1st Edition

The Mercurial Mark Twain(s) Reception History, Audience Engagement, and Iconic Authorship

By James L. Machor Copyright 2023

    Who was Mark Twain? Was he the genial author of two beloved boys books, the white-haired and white-suited avuncular humorist, the realistic novelist, the exposer of shams, the author repressed by bourgeois values, or the social satirist whose later writings embody an increasingly dark view? In light of those and other conceptions, the question we need to ask is not who he was but how did we get so many Mark Twains? The Mercurial Mark Twains(s): Reception History and Iconic Authorship provides answers to that question by examining the way Twain, his texts, and his image have been constructed by his audiences. Drawing on archival records of responses from common readers, reviewer reactions, analyses by Twain scholars and critics, and film and television adaptations, this study provides the first wide-ranging, fine-grained historical analysis of Twain’s reception in both the public and private spheres, from the 1860s until the end of the twentieth century.


    Part 1

    Chapter 1: Twain’s Early Reception: The Humorist and More

    Chapter 2: Notorious Celebrity: From Tom Sawyer to Huckleberry Finn

    Chapter 3: Vintage Variations and New Mark Twains, 1889-1899

    Chapter 4: The Final Decade: From Celebrity Polemicist to Mercurial Icon

    Part 2

    Chapter 5: Twain’s Early Afterlives, 1910-1939

    Chapter 6: Old Twains, New Twains, and Fresh Controversies: Race, Myth, Adaptations, and the

    Cold War, 1940-1959

    Chapter 7: Texts, Politics, and Hypercanonization: Corpus, Canon, and Significances in the

    1960s and 1970s

    Chapter 8: Ever-Changing Marks: Shaping Twain by Century’s End




    James L. Machor is an Emeritus Professor of English at Kansas State University. He is the author of Reading Fiction in Antebellum America: Informed Response and Reception Histories, 1820-1865 (2011) and Pastoral Cities: Urban Ideals and the Symbolic Landscape of America (1987). He has edited Readers in History: Nineteenth-Century American Literature and the Contexts of Response (1993) and co-edited Reception Study: From Literary Theory to Cultural Studies (2001) and New Directions in American Reception Study (2008). He is also the senior co-editor of Reception: Texts, Readers, Audiences, History, the peer-reviewed journal of the Reception Study Society.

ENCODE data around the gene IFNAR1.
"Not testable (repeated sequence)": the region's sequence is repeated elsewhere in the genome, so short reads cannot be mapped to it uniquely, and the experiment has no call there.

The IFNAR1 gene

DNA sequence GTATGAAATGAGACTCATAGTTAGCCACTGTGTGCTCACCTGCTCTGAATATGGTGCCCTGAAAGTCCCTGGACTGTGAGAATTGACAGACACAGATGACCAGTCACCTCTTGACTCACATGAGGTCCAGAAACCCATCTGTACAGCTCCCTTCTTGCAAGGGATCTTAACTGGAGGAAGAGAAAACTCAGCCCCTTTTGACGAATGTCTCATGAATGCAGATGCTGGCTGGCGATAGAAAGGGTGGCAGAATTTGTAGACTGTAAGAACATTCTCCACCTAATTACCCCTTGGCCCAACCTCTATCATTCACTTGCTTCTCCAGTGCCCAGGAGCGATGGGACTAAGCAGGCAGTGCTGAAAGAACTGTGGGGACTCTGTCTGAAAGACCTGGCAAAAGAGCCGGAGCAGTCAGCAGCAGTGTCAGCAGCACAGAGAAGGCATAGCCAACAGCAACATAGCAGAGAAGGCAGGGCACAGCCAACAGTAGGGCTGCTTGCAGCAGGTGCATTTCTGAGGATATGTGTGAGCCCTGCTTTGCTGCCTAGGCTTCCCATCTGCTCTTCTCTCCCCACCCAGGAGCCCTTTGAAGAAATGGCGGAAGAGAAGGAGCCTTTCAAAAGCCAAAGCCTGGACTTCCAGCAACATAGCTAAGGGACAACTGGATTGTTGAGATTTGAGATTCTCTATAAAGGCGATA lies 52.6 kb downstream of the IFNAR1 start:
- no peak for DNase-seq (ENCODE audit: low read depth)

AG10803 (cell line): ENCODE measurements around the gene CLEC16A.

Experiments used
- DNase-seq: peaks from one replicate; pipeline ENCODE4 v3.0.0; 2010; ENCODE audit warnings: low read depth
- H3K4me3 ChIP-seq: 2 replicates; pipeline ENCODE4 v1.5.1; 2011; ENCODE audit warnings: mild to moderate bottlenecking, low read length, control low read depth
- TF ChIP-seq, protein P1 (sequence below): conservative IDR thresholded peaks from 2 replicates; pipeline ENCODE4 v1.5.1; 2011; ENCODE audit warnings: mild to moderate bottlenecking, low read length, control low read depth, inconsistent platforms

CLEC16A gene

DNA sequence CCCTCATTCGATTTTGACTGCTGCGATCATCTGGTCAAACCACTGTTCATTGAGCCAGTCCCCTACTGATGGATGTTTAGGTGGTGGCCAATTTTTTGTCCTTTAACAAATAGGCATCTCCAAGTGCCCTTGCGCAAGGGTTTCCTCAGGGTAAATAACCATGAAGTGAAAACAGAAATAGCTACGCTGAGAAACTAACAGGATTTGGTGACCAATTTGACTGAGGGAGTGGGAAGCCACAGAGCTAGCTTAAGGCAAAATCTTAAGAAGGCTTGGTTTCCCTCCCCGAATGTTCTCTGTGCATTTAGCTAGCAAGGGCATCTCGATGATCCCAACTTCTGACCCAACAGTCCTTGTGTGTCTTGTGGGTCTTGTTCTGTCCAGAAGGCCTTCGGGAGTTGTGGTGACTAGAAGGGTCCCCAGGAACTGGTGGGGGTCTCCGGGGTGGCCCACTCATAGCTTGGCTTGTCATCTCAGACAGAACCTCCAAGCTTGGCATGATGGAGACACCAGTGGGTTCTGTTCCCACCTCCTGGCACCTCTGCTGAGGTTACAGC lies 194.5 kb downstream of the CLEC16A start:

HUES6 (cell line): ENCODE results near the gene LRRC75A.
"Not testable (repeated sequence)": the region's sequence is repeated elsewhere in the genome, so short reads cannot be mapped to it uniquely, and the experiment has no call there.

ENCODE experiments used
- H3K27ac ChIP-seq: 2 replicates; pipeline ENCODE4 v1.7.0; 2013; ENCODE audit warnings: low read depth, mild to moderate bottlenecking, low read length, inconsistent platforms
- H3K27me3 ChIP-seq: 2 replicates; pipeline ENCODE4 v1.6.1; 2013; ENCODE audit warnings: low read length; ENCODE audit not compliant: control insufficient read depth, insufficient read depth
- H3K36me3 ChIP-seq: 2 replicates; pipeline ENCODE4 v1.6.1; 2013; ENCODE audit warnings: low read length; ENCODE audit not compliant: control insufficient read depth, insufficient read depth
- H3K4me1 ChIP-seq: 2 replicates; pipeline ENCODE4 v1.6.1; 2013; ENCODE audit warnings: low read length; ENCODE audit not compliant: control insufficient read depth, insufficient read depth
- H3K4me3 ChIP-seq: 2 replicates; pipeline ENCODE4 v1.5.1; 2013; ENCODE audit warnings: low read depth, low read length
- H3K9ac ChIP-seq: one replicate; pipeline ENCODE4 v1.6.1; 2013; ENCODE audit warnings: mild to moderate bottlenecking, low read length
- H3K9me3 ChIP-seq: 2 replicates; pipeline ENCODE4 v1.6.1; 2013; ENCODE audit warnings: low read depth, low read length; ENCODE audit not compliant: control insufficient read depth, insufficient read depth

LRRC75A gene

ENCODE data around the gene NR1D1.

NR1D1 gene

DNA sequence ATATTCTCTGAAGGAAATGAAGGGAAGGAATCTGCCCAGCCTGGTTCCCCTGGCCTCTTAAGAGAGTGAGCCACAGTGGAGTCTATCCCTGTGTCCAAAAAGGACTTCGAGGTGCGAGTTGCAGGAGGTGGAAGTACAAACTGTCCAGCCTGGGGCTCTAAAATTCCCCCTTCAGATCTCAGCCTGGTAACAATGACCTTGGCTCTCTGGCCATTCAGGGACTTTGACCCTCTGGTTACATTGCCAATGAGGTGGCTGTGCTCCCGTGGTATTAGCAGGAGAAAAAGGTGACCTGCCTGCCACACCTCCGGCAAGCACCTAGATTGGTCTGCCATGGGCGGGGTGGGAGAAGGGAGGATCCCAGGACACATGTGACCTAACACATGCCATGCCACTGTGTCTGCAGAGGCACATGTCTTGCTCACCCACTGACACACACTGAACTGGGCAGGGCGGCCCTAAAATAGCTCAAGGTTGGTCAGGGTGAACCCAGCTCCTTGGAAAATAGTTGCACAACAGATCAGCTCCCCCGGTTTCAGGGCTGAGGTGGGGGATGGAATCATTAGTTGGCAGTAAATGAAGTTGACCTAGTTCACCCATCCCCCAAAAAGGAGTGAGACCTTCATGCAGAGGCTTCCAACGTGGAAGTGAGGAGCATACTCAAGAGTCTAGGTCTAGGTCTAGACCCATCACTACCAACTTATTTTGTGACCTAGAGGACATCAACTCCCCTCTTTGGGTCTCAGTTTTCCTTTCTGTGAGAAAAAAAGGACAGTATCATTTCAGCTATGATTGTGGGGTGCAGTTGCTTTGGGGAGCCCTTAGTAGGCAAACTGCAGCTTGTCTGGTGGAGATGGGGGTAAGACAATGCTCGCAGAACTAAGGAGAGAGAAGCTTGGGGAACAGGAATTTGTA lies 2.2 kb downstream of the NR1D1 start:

Numerous scholars have chronicled how book reviewers and other cultural commentators responded to Twain and his works both before and after his death in 1910. Recently, there has been increasing interest in how less-elite readers responded to Twain’s writings and in how Twain’s popular and critical reputations were forged in the 20th century. Prominent examples of such scholarship are Dear Mark Twain: Letters from His Readers, ed. by R. Kent Rasmussen (2013); Robert McParland’s Mark Twain’s Audience: A Critical Analysis of Reader Responses to the Writings of Mark Twain (2014); and Joe Fulton’s Mark Twain Under Fire: Reception and Reputation, Criticism and Controversy, 1851–2015 (2016). Machor wisely does not attempt a comprehensive study of Twain’s reception, instead presenting an extremely readable, broad overview of how Twain and his books (excluding serialized versions, translations, and pirated editions) have been received by particular audiences, chiefly American and British. Incorporating many more of the fan letters written to Twain during his lifetime than previous scholars have, convincingly refuting a number of previous scholarly assertions, and offering persuasive analyses, this study should prove very useful for years to come. Summing Up: Highly Recommended.

    --C. Johanningsmeier, University of Nebraska at Omaha